I couldn’t believe what I saw. Anger gripped me when I read the words written by a Christian in response to a social media post. The individual who made the initial post is not a believer and is lost and wounded. The content of the post that was commented on insinuated that God is not real. Pain, rebellion, a cry for help – maybe even a dare for someone to object, a test to see the measure of a Christian response? What was the tone of the response I read? It was a sarcastic, somewhat belittling response meant to jab and “win” – to get the last word. What on earth was he thinking with that prickly reply? Did he think that putting an unbeliever in his place would aid in this lost soul’s salvation in any way? I was angry and certain that this reply was more egregious than the controversial post seemingly meant to dare anyone to argue with him about whether or not God is real.
Usually the things that bother me (and boy did this bother me for a good couple of days) cause me to think through the situation a hardy while, simmer a little, and then try to see the issue in the same light as God sees it. I suppose if I changed the order a little, I could skip some of the agony of simmering! A lot of times, that examination will lead to personal conviction. That’s exactly what this did. I realized that although I would never use social media to win an argument with an unbeliever (or anyone for that matter!) my own heart can go to a similar place when faced with the foolishness of this world. How many of us get angry in the flesh about Hollywood, politicians, neighbors who hang confederate flags in their front yards (just bothers me!)? Yes, a lot of the philosophies, practices, beliefs, and behavior should be upsetting and I think that we absolutely should be in opposition to evil deceptions, never yielding for the purpose of conforming to this world. But that is entirely different than placing disdain on the human being who is so obviously lost.
It is natural to want to set someone straight and cause them to see things in a godly way, but can we realistically expect anything close to that from someone who doesn’t know Him? When I think about what wins my heart again and again, it’s God’s merciful and patient love given to me freely. It’s His desire to see my heart become more and more like His heart. He sees sin as a danger to us. He loves every single soul and hates all sin because of its destructive power to separate us from Him and all that is good and lasting.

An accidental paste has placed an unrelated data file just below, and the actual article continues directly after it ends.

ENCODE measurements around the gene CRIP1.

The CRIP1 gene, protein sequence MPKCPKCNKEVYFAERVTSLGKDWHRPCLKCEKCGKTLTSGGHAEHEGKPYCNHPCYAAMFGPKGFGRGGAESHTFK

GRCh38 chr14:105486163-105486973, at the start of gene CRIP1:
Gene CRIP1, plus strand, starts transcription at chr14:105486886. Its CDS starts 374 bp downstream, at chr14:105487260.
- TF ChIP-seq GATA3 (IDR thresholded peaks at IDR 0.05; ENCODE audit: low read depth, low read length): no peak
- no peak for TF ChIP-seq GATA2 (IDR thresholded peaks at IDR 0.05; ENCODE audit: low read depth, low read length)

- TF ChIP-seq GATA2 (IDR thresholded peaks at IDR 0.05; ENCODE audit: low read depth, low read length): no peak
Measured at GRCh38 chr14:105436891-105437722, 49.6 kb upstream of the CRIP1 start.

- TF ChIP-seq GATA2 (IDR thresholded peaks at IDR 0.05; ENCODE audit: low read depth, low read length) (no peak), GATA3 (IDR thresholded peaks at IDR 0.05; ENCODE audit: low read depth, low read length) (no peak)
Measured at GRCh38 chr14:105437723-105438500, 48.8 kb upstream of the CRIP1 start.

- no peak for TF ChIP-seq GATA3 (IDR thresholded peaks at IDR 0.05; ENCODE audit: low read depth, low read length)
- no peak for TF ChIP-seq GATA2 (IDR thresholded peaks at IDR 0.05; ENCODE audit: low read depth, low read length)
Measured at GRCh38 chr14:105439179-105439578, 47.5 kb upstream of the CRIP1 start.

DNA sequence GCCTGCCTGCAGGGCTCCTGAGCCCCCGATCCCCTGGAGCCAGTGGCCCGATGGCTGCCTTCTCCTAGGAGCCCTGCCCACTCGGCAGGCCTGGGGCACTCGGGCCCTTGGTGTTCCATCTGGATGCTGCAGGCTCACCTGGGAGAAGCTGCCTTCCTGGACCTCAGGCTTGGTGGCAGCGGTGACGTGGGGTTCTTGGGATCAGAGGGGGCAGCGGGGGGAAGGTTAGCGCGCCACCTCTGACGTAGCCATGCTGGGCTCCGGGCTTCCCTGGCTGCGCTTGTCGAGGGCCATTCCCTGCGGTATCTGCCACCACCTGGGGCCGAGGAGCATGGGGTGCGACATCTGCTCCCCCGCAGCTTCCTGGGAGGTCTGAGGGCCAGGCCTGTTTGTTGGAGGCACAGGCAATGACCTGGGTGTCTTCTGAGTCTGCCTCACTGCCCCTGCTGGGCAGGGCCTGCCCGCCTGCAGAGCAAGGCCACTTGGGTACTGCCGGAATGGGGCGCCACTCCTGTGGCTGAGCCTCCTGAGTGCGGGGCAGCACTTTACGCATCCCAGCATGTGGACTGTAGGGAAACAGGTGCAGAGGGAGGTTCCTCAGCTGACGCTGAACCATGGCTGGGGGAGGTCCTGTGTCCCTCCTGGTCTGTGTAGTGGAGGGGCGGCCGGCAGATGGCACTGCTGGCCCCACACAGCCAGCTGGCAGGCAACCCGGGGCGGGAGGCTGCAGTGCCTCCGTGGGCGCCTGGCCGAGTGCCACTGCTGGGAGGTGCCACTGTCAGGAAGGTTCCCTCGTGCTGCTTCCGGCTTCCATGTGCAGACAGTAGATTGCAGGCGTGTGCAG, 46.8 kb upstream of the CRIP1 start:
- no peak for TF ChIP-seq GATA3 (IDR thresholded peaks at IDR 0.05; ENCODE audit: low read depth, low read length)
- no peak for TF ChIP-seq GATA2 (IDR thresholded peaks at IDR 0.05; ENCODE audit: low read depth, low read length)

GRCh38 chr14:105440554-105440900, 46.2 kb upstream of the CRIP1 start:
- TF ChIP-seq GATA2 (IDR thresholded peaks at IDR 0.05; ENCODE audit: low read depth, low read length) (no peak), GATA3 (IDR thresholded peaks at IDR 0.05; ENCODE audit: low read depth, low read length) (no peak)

I’m not suggesting we excuse or justify terrible behavior or ever go along with it. We need not stand for evil in any way. But may our responses be carefully thought out and Christ-like. The Bible says that Jesus died for us while we were still in our sin – that is how God demonstrated His love for us (Romans 5:8). He didn’t give us what our sin deserves. He made the first move by giving up His life for us to demonstrate His great love. Couldn’t we make the first move by giving grace to those who are still in their sin?
I think that most of the time we do a good job of giving grace out of immense gratitude for the grace that’s been given to us. But if we pay closer attention to the times we withhold grace, we can begin to recognize places in our hearts that need to be changed and surrendered. Oh, that God’s extravagant grace reflects in us to effectively lead the lost home.
But God, who is rich in mercy, because of His great love with which He loved us, even when we were dead in our trespasses, made us alive together with Christ (by grace you have been saved), and raised us up together, and made us sit together in heavenly places in Christ Jesus, that in the ages to come He might show the exceeding riches of His grace in His kindness toward us in Christ Jesus, for by grace you have been saved through faith, and that not of yourselves; it is the gift of God, not of works, lest anyone should boast. Ephesians 2:4-9